Torbet’s prolific diving career memorably includes the Britannic expedition in 2016 for a BBC documentary. He was also involved in “The MV Shoal Fisher—The Mystery Shipwreck,” about a wrecked World War II merchant ship in the English Channel. Andy himself admits his solo exploration of The Cave of Skulls, Scotland’s deepest pot hole system, was “probably the most hardcore” of his adventures. That dive involved crawling through tight and flooded passages, getting stuck, and finally releasing his breath hold just enough to squeeze out of trouble. His book vividly details the harrowing dive and takes readers on a spine chilling adventure, as it did me.

When thinking about Torbet, a Swiss Army Knife comes to mind—an instrument designed to be useful in many situations. Another analogy might be Tony Stark without the Iron Man suit. Or, perhaps, a modern-day Sir David Attenborough. When presented with these options, he happily chose the knife comparison. Mr. Torbet has a compelling set of tools to call upon: He’s a loyal family man, has a sense of purpose, is resourceful and righteous, a teacher, and a risk management expert who can compartmentalize, communicate, and be playful. Oh, and he’s humble.

Torbet began his journey in the beautiful Scottish highlands. Born in 1976, he was an outdoor kid, climbing trees and playing in the lochs with his brother, who has joined him in many adventures over the years. At 20 having finished his university degree in zoology, Torbet joined the Army, inspired by  his brother who had enlisted when he was 16. Torbet also admitted that joining the military was a way to see the world—it appealed to his desire for adventure—and to “make some decent money.” According to Torbet:

“Anyone can have a desire for exploration, but desire won’t get you there; action will. That doesn’t mean being reckless. It means taking the time to build discipline and to acquire the skills and knowledge you need to do whatever you do safely, also balancing the risk with sometimes needing to say, ‘Fuck it, here I come!”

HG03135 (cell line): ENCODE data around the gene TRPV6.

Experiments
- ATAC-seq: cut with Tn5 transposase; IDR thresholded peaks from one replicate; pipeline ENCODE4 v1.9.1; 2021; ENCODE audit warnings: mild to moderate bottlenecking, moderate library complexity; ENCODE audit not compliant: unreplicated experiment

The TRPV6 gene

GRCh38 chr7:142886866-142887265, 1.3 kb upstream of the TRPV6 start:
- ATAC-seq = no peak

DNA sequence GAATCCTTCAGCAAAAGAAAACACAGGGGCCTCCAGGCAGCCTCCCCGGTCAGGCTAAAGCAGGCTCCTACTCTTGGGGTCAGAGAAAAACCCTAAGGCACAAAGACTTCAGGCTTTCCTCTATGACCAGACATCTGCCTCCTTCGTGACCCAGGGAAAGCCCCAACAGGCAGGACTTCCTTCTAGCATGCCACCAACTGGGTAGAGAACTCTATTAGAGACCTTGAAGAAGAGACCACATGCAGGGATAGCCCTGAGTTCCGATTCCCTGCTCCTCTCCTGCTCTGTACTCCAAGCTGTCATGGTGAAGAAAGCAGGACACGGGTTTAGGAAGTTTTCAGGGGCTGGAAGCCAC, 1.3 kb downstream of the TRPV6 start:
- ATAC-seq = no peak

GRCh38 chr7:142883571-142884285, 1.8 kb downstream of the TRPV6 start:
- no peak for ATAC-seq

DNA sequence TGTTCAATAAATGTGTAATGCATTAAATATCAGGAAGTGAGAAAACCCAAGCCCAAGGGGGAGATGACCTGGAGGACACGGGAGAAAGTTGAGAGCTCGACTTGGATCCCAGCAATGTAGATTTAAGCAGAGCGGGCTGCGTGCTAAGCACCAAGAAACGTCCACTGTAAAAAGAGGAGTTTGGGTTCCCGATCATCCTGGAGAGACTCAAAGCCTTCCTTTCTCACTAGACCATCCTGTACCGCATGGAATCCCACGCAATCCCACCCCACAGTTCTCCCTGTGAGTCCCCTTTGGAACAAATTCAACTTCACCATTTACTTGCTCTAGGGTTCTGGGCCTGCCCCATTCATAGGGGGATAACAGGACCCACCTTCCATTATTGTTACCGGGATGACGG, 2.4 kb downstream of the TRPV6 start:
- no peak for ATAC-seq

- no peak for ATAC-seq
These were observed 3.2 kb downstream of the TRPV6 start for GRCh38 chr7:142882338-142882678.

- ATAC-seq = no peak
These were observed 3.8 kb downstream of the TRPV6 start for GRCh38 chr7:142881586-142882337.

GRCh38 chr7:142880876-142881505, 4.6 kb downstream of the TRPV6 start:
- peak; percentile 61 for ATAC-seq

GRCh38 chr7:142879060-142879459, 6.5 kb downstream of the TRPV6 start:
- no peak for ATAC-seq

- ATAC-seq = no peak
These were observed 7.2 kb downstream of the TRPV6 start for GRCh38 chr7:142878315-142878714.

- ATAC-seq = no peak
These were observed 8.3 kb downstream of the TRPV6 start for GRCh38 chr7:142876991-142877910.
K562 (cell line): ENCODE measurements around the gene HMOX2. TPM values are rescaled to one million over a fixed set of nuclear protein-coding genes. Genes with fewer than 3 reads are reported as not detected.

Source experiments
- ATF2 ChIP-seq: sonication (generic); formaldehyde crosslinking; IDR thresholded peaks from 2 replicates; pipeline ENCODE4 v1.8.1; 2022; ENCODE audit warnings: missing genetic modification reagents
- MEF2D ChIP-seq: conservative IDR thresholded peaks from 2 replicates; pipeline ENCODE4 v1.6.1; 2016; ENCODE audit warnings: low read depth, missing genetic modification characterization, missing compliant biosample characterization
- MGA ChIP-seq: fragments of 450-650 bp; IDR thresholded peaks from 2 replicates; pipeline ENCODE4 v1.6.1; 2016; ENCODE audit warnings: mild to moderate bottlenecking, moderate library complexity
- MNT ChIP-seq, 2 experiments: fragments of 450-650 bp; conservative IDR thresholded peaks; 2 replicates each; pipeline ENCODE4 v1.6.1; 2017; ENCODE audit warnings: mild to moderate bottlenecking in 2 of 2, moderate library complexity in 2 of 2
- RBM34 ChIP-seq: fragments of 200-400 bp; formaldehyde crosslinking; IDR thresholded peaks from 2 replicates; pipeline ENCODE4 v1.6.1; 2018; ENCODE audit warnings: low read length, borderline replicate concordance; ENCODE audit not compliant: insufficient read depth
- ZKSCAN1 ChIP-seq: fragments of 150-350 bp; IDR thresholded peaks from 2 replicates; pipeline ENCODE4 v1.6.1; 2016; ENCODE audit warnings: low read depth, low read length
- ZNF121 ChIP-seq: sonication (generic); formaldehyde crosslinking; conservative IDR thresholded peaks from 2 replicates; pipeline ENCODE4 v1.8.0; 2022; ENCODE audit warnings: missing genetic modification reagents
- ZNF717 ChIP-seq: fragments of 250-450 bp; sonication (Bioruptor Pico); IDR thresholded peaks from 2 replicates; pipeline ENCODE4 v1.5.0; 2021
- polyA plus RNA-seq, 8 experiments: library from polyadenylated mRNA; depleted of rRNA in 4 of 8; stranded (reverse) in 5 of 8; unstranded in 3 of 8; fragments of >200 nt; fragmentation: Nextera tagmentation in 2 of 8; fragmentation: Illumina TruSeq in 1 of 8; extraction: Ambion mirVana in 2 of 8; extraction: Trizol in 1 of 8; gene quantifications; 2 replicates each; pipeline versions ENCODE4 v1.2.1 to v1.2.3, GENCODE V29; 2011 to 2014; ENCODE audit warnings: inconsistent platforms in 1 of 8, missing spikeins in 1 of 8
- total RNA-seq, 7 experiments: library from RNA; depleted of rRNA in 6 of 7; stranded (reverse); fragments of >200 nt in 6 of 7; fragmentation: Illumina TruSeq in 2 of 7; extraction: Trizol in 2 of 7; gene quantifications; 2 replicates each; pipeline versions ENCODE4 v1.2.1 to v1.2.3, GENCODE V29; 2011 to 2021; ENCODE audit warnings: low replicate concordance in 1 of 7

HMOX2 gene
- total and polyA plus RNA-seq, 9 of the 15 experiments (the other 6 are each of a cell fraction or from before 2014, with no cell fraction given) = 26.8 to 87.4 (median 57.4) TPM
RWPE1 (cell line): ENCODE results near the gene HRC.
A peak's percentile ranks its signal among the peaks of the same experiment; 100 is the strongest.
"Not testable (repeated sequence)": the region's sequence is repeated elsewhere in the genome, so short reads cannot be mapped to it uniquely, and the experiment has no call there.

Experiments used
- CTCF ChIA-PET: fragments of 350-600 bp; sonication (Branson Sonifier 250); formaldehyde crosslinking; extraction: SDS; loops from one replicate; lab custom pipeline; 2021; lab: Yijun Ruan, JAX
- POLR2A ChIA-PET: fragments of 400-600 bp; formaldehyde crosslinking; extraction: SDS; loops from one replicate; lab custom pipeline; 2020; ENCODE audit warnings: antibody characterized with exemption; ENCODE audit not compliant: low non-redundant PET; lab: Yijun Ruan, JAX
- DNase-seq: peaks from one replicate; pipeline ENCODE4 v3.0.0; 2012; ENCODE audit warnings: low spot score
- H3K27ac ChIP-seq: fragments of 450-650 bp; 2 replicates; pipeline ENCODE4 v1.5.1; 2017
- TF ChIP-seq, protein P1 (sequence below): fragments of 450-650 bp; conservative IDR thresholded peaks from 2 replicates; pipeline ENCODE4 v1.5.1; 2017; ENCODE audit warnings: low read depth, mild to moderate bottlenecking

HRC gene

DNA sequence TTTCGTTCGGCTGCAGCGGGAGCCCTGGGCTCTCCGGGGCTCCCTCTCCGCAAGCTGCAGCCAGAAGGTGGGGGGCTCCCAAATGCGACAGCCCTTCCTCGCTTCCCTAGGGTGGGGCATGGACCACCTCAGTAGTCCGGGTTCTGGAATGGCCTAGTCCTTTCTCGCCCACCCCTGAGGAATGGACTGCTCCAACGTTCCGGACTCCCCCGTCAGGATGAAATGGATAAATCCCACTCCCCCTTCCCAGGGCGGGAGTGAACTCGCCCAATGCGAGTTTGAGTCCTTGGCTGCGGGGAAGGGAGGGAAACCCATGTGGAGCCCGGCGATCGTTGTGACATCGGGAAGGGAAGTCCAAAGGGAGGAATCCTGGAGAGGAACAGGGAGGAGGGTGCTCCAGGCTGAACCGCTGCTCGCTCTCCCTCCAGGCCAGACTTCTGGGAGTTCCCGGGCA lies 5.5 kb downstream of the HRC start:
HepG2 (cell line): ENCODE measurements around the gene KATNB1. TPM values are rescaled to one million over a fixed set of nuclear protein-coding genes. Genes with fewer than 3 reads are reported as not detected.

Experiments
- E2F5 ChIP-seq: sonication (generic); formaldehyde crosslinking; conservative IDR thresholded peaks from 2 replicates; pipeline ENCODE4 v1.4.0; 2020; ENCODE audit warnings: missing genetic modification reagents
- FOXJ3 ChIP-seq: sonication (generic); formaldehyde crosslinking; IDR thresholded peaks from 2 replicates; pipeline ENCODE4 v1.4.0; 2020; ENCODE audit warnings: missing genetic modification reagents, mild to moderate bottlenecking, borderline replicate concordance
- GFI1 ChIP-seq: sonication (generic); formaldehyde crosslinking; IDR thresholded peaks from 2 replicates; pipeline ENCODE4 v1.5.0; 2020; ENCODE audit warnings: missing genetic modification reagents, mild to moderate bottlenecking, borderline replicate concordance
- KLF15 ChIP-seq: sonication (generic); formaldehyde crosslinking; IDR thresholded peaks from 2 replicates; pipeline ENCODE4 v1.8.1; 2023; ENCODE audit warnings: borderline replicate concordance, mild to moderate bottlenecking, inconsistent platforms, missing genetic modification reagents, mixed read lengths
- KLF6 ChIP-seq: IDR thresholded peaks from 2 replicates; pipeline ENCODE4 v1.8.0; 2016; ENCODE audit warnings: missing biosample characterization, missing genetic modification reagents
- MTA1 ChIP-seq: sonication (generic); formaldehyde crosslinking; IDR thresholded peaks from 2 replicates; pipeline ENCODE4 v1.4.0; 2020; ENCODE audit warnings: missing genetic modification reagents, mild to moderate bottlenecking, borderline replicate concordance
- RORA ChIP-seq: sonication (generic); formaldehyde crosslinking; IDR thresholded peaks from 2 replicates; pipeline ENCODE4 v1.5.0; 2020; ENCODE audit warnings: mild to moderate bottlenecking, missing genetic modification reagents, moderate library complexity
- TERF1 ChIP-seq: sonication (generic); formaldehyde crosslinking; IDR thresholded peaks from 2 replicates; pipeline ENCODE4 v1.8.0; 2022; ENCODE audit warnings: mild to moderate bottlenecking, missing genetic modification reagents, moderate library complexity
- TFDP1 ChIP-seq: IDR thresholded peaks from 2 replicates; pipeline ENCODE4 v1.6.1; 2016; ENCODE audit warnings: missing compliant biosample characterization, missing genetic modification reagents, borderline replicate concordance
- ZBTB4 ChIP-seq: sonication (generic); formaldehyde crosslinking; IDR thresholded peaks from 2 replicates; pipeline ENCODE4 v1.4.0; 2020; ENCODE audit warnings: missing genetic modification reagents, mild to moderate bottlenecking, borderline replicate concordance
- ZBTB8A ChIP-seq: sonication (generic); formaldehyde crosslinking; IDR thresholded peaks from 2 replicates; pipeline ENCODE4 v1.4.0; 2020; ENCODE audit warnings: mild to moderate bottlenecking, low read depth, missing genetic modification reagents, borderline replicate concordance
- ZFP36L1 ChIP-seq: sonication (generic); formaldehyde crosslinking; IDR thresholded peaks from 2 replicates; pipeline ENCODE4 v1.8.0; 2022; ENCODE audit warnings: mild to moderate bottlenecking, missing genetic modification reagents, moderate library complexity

The Torbet Method for Managing Stress  

Mr. Torbet has three favorite sports: diving, skydiving, and “Esoteric Climbing” (where the bedrock is likely to be loose, fragile, and crumbling). Andy explained that, while climbing, he does not need to look down, because he knows how much distance he’s covered. “Even in this type of climbing, when I’m not or I don’t feel entirely in control, I don’t look down,” he said. “It won’t do any good.”  

Why? Sometimes we can’t change an external situation, and that shouldn’t affect our emotions. What is important is how we react and how we reframe it. As Torbet put it:

“What we choose to do and how we choose to act is what counts, and this is all within our power to influence. In fact, sometimes when injuries are crippling us, time is against us, the weather is beating us back, and our kit is failing. Our attitude—the mindset we hold as we walk through the world—is the only thing we can control.” 

Although Torbet has been in many military incursions, he prefers cave diving as an example of managing stress since, in his opinion, underwater caves are the most hazardous environments available to us. “[Underwater caves are] an alien world here on earth, and from a psychological point of view, very oppressive,” he explained. “It’s dark, isolated, cold, and claustrophobic. Therefore, we must deal with those realities long before we enter the cave.” 



There are a few things that Torbet believes we should do to manage stress. First, evaluate the “what if” scenarios familiar to the diving community. Second, gain and maintain proficiency in the skills needed to manage those situations. Third, have the proper equipment and make sure it has been tested. And last, we must be mindful of what we are doing at all times. He also posits that, in an emergency, having fewer choices is better than having many; it reduces the time needed to choose a plan of action and allows us to more easily draw on our training and preparation. Not all situations can be foreseen. As Torbet explained,

“Do not lose yourself in emotions. Be present. I could be a mile from the cave exit; it does not matter. My concern is with the moment.  I know that because I prepared myself, I have a proper plan for contingencies. Something random that I did not expect may occur, but I remain calm, focused on making my way out. I do not succumb to emotions, and I am focused because I prepared myself mentally and physically for this. You don’t save your life at that moment, you save your life in the days, months, and years before that.”

In this way cave diving is reduced to managing a sustainable level of pressure during prolonged periods of time, while maintaining concentration on techniques. 

A Team of One?

Solo diving is a reality of exploring caves in the U.K. Paths are often so narrow that sometimes divers need to crawl, and more than one person will not fit. In tight spots, you’re on your own to handle difficult situations. 

Torbet’s experiences have taught him that, even during team dives, sometimes you need to focus on yourself without distraction and without accepting responsibility for others; Andy experienced this in his Cave of Skulls explorations. Everyone needs to make their own decisions, trust their own gut feelings, and be vocal when things aren’t okay.